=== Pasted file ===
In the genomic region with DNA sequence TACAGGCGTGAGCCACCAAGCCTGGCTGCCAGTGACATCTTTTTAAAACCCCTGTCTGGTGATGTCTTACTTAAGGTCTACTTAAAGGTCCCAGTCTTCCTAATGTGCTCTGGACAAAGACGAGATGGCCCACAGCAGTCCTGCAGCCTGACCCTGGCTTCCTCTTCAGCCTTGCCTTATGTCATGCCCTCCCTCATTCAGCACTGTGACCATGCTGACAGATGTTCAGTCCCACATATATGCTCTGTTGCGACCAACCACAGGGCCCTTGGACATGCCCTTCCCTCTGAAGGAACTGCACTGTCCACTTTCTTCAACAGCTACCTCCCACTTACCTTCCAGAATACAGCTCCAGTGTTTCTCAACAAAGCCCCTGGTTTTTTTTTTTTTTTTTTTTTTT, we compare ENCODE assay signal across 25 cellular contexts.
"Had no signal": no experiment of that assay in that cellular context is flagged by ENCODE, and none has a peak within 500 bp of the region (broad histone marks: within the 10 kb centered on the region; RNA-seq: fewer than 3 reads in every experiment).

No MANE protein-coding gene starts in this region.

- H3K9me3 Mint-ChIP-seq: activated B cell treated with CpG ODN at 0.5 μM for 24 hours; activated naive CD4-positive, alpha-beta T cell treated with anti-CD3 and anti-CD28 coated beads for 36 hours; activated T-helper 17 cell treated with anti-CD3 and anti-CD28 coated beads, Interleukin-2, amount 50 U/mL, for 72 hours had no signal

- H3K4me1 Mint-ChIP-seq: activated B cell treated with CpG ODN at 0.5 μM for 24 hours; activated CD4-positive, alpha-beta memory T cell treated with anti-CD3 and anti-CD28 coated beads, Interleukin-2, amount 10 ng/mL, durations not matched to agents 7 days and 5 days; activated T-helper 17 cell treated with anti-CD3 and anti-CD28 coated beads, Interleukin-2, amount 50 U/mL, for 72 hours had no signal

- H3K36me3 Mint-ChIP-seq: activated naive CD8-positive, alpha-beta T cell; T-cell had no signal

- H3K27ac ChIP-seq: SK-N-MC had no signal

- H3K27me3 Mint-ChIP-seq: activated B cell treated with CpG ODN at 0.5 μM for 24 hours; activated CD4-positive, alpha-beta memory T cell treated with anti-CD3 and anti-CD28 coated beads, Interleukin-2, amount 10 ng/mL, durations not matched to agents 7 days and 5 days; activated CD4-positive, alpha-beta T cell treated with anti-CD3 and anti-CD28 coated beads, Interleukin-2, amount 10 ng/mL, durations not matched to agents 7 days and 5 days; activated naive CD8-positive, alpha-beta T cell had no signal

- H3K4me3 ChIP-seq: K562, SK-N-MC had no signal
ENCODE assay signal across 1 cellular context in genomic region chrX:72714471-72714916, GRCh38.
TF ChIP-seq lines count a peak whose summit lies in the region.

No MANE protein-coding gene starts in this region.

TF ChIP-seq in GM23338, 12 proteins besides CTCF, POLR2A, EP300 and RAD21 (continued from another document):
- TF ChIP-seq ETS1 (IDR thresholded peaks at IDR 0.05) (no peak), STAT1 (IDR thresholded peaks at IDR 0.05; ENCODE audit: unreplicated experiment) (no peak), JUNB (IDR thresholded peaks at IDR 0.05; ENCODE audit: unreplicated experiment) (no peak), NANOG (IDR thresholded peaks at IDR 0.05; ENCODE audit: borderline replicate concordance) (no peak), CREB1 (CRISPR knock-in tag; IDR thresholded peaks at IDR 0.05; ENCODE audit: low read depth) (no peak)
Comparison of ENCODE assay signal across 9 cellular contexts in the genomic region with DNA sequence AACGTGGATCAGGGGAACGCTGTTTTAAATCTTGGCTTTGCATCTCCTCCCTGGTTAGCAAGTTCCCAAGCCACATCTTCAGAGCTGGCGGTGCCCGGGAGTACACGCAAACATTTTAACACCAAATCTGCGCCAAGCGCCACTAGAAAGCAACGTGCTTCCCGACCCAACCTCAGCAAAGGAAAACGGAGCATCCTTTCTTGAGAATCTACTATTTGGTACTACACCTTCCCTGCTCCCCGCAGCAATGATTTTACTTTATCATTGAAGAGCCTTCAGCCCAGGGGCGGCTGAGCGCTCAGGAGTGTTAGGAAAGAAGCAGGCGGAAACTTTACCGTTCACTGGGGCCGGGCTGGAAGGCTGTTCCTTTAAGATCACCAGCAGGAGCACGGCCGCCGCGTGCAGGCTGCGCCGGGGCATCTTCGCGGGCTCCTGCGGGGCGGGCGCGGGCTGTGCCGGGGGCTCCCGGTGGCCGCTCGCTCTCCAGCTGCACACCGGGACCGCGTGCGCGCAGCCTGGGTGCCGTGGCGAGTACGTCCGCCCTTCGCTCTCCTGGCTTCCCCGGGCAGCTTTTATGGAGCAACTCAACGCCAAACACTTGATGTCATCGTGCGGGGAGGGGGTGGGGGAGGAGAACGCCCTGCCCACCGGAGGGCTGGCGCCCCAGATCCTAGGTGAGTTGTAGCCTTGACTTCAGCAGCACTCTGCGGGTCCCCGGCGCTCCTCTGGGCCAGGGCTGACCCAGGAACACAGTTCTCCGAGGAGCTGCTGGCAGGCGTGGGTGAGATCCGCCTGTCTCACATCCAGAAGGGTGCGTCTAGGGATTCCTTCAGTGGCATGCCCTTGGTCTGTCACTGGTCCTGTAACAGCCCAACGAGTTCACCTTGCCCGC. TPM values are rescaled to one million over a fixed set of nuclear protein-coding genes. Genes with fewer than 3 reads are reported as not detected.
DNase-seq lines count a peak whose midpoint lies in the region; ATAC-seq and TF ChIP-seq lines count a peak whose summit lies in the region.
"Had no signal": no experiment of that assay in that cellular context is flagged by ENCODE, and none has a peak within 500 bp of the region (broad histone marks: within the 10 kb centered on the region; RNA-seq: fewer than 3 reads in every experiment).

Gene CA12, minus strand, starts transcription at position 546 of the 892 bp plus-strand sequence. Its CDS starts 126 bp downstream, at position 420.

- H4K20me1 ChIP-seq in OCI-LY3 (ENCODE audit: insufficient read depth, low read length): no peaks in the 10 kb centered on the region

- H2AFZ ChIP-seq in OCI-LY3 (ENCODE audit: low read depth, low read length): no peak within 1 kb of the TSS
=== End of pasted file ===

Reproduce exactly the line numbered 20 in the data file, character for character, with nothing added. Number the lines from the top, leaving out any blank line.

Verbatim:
- H2AFZ ChIP-seq in OCI-LY3 (ENCODE audit: low read depth, low read length): no peak within 1 kb of the TSS